Credit Score Myth: Closing Credit Card Accounts Helps Improve Your Credit Score
Many people wrongly assume that closing down credit card accounts will either prevent them from getting into more debt or even help their credit score, but this is a misconception. It’s important to differentiate the right and wrong reasons for shutting down open accounts.
Good reasons to close a credit card account:
- You are the victim of identity theft
- You are worried a co-signer might rack up debts (for example, an ex spouse or family member)
- Your credit card company is charging you ridiculous fees it won’t waive, like a high annual fee
- Your financial institution is unstable or uses unethical practices
Wrong reasons to close a credit card account:
- You’ve finally paid down a credit card and you figure closing it down will make you appear more responsible on your credit report
- You’ve recently obtained a lower interest credit card and want to close an older, higher interest card
- You’re afraid you have too much available credit
- You can’t control your spending and want to shut down all available credit sources
Why are these poor reasons to close accounts? Credit score is based on a number of factors including the age of your accounts – credit lenders like to see that you have been loyal to your creditors. One of the benefits of owning a credit card earlier in life is to establish good credit history. Closing your older accounts immediately cuts down your credit history.
Another factor is your debt:credit ratio.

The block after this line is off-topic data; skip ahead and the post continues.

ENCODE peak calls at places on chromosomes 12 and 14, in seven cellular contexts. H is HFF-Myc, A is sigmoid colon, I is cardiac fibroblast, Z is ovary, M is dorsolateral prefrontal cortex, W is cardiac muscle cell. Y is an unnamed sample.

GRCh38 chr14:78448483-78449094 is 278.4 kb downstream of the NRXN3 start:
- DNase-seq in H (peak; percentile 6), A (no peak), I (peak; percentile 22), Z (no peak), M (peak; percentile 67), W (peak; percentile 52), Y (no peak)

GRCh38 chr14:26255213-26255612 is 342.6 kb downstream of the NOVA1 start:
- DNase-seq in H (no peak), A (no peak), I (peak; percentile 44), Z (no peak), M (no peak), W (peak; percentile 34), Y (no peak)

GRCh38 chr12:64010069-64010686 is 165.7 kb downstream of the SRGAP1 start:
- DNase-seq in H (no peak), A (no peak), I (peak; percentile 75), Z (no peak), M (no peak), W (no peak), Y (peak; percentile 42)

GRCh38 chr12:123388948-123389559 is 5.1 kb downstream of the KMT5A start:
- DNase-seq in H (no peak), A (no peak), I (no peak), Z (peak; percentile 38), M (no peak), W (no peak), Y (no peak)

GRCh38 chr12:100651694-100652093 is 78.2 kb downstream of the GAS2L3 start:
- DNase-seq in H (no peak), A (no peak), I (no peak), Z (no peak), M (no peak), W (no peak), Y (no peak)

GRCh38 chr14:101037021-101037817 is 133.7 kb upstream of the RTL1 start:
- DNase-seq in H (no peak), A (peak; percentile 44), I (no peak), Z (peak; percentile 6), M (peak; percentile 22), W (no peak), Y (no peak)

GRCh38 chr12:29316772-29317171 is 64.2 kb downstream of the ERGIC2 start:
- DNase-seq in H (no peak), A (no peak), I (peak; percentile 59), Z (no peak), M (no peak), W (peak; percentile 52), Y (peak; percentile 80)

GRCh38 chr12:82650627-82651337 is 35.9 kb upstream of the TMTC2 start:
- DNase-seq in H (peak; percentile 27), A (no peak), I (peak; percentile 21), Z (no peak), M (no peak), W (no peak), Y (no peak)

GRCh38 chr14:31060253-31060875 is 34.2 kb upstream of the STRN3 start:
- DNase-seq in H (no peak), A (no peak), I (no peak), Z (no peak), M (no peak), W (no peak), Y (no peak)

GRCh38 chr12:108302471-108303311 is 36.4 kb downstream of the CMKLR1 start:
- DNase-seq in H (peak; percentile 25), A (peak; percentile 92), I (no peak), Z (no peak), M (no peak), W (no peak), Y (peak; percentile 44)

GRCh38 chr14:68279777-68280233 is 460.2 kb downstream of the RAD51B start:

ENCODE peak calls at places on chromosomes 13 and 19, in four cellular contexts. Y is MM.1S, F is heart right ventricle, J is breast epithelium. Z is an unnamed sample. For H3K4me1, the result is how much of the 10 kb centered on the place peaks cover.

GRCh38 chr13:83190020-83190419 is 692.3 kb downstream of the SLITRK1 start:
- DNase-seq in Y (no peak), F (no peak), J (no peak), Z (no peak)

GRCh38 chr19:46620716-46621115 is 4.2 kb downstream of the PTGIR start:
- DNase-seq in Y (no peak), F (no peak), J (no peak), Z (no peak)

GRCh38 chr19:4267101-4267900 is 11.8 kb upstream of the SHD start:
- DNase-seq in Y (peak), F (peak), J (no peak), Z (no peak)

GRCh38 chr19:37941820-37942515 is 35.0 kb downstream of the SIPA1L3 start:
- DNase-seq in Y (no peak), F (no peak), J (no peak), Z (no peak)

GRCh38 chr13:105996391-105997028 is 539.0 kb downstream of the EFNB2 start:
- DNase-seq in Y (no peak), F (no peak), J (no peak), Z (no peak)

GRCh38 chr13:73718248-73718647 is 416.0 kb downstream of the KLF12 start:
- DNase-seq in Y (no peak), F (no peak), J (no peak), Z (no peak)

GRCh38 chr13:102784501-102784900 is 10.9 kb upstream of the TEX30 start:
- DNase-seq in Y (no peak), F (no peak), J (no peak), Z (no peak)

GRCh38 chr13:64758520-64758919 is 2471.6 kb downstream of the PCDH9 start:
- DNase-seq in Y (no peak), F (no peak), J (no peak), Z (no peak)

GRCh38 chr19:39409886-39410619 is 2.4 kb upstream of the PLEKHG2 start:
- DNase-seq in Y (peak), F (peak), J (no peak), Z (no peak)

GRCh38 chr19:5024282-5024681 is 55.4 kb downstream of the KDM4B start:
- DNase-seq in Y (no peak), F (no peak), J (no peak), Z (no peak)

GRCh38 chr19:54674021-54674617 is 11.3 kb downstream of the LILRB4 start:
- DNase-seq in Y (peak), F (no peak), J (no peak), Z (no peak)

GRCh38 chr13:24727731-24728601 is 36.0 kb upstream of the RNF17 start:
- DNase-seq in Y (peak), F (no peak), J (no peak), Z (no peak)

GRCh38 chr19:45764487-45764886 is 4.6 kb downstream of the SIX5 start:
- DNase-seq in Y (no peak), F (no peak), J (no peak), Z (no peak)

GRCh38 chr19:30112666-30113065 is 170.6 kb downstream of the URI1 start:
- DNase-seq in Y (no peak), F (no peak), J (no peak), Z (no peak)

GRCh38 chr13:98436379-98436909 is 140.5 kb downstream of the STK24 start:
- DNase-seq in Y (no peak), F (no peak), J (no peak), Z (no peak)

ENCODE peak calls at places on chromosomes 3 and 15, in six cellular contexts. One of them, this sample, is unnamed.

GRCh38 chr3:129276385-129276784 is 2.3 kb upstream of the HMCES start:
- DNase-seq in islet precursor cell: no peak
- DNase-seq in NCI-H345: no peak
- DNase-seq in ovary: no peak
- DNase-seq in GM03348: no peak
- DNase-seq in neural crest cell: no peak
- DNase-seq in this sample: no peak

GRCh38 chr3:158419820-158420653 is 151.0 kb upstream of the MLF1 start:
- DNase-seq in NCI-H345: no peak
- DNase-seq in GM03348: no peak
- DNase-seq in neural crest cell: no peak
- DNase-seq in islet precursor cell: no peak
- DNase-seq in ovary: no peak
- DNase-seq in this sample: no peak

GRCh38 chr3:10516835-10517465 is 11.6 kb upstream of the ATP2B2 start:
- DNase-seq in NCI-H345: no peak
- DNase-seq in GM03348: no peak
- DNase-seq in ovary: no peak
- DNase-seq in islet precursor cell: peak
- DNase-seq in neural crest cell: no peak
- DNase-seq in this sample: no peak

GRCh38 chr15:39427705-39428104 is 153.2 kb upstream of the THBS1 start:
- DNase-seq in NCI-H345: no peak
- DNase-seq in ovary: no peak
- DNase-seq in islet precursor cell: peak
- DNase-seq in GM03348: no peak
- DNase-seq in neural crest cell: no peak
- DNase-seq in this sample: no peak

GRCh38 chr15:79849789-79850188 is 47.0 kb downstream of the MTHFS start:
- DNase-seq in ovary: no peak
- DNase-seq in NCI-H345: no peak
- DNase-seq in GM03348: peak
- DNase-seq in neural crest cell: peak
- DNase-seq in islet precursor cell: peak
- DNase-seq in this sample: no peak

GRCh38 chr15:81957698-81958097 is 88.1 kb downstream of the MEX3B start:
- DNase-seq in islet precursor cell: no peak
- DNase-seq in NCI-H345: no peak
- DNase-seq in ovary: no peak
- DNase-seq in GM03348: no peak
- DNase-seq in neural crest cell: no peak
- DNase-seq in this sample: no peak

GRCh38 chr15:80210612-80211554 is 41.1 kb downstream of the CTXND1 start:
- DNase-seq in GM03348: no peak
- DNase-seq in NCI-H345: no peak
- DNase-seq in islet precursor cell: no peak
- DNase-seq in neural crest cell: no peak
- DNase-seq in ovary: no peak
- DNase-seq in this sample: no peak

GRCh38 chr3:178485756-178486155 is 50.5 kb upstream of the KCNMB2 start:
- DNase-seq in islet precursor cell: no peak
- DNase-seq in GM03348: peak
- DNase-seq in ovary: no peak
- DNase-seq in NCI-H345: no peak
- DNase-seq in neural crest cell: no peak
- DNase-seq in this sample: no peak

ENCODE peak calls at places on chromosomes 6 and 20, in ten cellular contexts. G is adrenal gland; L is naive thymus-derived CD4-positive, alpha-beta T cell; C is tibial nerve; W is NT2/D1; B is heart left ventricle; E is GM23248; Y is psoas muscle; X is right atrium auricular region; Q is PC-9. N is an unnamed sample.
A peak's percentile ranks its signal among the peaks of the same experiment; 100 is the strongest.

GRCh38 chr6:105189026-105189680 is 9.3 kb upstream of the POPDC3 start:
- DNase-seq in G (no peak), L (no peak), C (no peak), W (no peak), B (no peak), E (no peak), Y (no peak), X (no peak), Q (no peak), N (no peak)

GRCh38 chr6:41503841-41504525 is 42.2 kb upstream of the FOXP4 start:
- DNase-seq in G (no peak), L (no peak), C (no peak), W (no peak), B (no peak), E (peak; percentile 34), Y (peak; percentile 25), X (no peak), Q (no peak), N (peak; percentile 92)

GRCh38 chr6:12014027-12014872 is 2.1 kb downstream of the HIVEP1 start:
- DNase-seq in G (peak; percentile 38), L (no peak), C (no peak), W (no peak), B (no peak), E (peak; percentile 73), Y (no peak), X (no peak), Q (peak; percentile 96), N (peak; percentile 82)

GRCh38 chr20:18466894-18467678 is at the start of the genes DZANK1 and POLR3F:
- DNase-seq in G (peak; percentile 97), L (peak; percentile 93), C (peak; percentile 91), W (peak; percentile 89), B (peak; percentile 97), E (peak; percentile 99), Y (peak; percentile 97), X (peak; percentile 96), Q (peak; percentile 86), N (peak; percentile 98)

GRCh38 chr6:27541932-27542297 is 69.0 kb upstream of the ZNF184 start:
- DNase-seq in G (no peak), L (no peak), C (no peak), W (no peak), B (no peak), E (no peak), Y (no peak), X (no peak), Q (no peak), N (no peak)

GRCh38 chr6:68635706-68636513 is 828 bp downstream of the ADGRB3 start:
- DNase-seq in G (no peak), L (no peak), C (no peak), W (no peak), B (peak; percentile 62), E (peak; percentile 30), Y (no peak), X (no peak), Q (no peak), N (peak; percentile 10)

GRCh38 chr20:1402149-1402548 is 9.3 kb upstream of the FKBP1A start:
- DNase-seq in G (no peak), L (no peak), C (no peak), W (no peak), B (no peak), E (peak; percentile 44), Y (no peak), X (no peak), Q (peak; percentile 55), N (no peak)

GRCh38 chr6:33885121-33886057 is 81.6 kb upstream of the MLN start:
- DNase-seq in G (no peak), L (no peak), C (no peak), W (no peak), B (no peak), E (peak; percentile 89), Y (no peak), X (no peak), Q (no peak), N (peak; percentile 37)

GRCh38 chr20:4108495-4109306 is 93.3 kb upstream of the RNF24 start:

Also, older accounts are likely to have higher limits as credit card companies will bump up limits for customers in good standing every six months or so.
It’s much better to have $15,000 available credit and use only $5,000 of it than to make a balance transfer to a new card with a $5,000 limit and close your older, $10,000 limit account. You will jump from a decent 30% debt-to-credit ratio to a dismal 100%. So if you are going to close inactive accounts, choose more recent ones with low credit limits. But you probably don’t even need to close them. You can’t have too much available credit unless you’re too tempted to rack up higher bills. In that case, you can cut up your physical cards while leaving the accounts open.
When leaving old accounts open, it’s a good idea to use the card at least once every six months to make sure your credit lender does not close your account for you due to inactivity which would negatively impact your credit report. You could set up automatic payments for cellphone bills or monthly charitable donations for your older, higher interest cards to keep them active, and connect them to your online banking service, making sure to pay in full each month.
If you do need to close down accounts, it’s best to do so gradually, at a rate of one per month as closing down multiple accounts in a short period of time can trigger a temporary drop in credit score.
About Retail and Gas Credit Cards
Credit cards issued by retail stores or gas stations (unless they are Visa or Mastercard with retail or gas rewards) are not as beneficial credit references as regular cards because many use less reliable, smaller financial companies and they also approve almost anyone who applies. Some have even suggested that each retail store credit card you open lowers your credit score by 20 points.
These types of credit cards come with crushing interest rates in exchange for rewards points or discounts. Many department stores try to lure you into signing up with discounts off your initial purchase. Because these are lower value forms of credit, don’t just sign up to get a one-time perk. Only sign on for stores you will shop frequently in and that you will be able to pay off the balances each month.
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